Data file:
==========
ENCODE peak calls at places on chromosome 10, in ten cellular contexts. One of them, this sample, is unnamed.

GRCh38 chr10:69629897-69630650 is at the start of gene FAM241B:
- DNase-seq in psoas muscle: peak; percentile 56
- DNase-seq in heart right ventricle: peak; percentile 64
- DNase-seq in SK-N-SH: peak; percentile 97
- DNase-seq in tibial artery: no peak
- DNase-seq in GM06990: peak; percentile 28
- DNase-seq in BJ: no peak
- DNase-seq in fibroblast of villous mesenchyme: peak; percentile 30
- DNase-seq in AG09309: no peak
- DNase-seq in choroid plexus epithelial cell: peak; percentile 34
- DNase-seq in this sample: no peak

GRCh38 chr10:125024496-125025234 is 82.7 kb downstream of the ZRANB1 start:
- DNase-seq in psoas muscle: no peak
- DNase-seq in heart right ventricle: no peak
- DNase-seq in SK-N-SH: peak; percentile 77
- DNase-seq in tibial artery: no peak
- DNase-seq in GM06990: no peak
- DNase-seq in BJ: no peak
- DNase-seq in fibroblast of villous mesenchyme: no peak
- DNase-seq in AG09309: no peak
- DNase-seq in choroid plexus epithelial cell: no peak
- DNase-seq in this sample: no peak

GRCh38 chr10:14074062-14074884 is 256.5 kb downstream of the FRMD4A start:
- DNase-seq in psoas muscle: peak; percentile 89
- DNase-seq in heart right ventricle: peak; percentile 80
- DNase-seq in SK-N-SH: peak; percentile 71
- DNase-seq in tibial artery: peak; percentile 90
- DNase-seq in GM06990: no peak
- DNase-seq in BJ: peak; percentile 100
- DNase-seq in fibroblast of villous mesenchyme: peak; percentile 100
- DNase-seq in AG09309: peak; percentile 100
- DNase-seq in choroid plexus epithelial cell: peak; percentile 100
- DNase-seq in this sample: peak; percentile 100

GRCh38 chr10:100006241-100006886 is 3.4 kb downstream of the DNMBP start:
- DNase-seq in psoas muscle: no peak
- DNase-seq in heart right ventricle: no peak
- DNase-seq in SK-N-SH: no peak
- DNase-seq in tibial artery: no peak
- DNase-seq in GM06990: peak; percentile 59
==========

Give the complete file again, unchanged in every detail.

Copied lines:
ENCODE peak calls at places on chromosome 10, in ten cellular contexts. One of them, this sample, is unnamed.

GRCh38 chr10:69629897-69630650 is at the start of gene FAM241B:
- DNase-seq in psoas muscle: peak; percentile 56
- DNase-seq in heart right ventricle: peak; percentile 64
- DNase-seq in SK-N-SH: peak; percentile 97
- DNase-seq in tibial artery: no peak
- DNase-seq in GM06990: peak; percentile 28
- DNase-seq in BJ: no peak
- DNase-seq in fibroblast of villous mesenchyme: peak; percentile 30
- DNase-seq in AG09309: no peak
- DNase-seq in choroid plexus epithelial cell: peak; percentile 34
- DNase-seq in this sample: no peak

GRCh38 chr10:125024496-125025234 is 82.7 kb downstream of the ZRANB1 start:
- DNase-seq in psoas muscle: no peak
- DNase-seq in heart right ventricle: no peak
- DNase-seq in SK-N-SH: peak; percentile 77
- DNase-seq in tibial artery: no peak
- DNase-seq in GM06990: no peak
- DNase-seq in BJ: no peak
- DNase-seq in fibroblast of villous mesenchyme: no peak
- DNase-seq in AG09309: no peak
- DNase-seq in choroid plexus epithelial cell: no peak
- DNase-seq in this sample: no peak

GRCh38 chr10:14074062-14074884 is 256.5 kb downstream of the FRMD4A start:
- DNase-seq in psoas muscle: peak; percentile 89
- DNase-seq in heart right ventricle: peak; percentile 80
- DNase-seq in SK-N-SH: peak; percentile 71
- DNase-seq in tibial artery: peak; percentile 90
- DNase-seq in GM06990: no peak
- DNase-seq in BJ: peak; percentile 100
- DNase-seq in fibroblast of villous mesenchyme: peak; percentile 100
- DNase-seq in AG09309: peak; percentile 100
- DNase-seq in choroid plexus epithelial cell: peak; percentile 100
- DNase-seq in this sample: peak; percentile 100

GRCh38 chr10:100006241-100006886 is 3.4 kb downstream of the DNMBP start:
- DNase-seq in psoas muscle: no peak
- DNase-seq in heart right ventricle: no peak
- DNase-seq in SK-N-SH: no peak
- DNase-seq in tibial artery: no peak
- DNase-seq in GM06990: peak; percentile 59